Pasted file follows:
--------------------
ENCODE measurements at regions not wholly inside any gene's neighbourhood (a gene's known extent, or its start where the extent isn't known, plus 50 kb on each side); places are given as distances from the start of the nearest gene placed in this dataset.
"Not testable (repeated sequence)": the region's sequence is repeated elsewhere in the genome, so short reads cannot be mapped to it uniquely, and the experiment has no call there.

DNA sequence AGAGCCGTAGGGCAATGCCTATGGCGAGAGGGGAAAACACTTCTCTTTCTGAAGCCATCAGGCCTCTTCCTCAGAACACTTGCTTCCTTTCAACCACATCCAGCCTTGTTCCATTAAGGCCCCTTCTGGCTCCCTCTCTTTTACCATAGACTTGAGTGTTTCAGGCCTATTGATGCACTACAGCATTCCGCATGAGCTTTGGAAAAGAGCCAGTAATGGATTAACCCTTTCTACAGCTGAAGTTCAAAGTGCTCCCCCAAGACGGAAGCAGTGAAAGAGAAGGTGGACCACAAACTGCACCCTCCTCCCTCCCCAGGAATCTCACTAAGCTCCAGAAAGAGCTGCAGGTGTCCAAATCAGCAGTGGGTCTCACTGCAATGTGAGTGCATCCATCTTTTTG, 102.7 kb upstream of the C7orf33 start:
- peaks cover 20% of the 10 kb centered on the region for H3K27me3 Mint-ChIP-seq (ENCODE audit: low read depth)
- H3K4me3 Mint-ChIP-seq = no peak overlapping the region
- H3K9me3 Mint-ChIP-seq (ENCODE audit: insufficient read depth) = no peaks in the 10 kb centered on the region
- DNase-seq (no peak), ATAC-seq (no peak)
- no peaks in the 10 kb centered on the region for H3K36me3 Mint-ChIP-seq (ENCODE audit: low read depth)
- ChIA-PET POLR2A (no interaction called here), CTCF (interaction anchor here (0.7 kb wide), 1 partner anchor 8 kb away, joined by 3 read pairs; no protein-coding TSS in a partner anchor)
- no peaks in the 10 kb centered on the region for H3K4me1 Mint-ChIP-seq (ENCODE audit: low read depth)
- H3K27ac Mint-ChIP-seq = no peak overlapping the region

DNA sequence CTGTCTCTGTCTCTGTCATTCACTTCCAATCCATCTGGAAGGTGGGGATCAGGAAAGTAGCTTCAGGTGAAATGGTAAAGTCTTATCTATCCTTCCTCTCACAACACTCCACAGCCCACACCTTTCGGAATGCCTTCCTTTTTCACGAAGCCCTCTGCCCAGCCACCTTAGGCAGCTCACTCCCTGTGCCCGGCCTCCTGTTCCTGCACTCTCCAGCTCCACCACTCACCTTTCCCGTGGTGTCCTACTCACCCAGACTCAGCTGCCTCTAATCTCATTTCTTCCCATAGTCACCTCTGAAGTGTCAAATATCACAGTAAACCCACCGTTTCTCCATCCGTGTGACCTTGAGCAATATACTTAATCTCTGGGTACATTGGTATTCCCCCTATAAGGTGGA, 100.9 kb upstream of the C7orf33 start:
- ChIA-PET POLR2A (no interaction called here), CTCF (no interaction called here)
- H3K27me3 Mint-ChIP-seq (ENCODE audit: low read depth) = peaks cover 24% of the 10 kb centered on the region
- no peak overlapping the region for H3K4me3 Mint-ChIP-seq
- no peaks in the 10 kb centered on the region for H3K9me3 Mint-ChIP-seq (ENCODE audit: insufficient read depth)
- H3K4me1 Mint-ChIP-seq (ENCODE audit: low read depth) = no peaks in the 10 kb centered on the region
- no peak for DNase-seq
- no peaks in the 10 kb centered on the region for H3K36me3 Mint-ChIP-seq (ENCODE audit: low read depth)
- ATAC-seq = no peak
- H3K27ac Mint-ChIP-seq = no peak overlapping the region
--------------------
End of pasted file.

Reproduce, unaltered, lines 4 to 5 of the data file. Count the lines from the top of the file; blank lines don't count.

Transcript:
- peaks cover 20% of the 10 kb centered on the region for H3K27me3 Mint-ChIP-seq (ENCODE audit: low read depth)
- H3K4me3 Mint-ChIP-seq = no peak overlapping the region